Nunhead  Surrey


In 1870-72, John Marius Wilson's Imperial Gazetteer of England and Wales described Nunhead like this:

NUNHEAD, a hamlet in Camberwell parish, Surrey; adjacent to the boundary with Kent, 1 mile S S E of Peckham, and 1½ S S W of New Cross r. station. It comprises Nunhead-grove, Nunhead-green, Linden-grove, Osborne-villas, Albion-villas, Zetland-terrace, Elm-place, York-place, and other lines and groups of houses, together with detached villas and cottages; lies within London S E postal delivery; and contains an Independent chapel, the Beerseller's asylum, seven alms-houses, and a public cemetery. ...

The Independent chapel stands in Linden-grove; was erected about 1858; and is a commodious stone structure. The Beerseller's asylum stands on Nunhead-green; was erected in 1853; is a whitebrick edifice, in the Tudor style; and contains accommodation for 13 inmates. The alms-houses stand in Albert-road; were erected in 1834, by the Girdlers' company; and are called Beeston's gift. The cemetery lieson a declivity; comprises 50 acres; is very tastefullylaid out; has a handsome iron gate, flanked by lodges; and contains, in the centre, on the highest ground, a Churchmen's octagonal chapel, with a W tower, and, on the right-hand side, a Dissenters' plain chapel.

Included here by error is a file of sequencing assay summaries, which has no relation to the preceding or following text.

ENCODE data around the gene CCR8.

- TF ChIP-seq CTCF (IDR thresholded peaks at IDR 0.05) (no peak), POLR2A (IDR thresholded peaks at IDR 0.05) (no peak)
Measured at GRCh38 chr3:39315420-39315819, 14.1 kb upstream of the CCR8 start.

Nunhead through time

Nunhead is now part of Southwark district. Click here for graphs and data of how Southwark has changed over two centuries. For statistics about Nunhead itself, go to Units and Statistics.

How to reference this page:

GB Historical GIS / University of Portsmouth, History of Nunhead, in Southwark and Surrey | Map and description, A Vision of Britain through Time.


Date accessed: 29th February 2020

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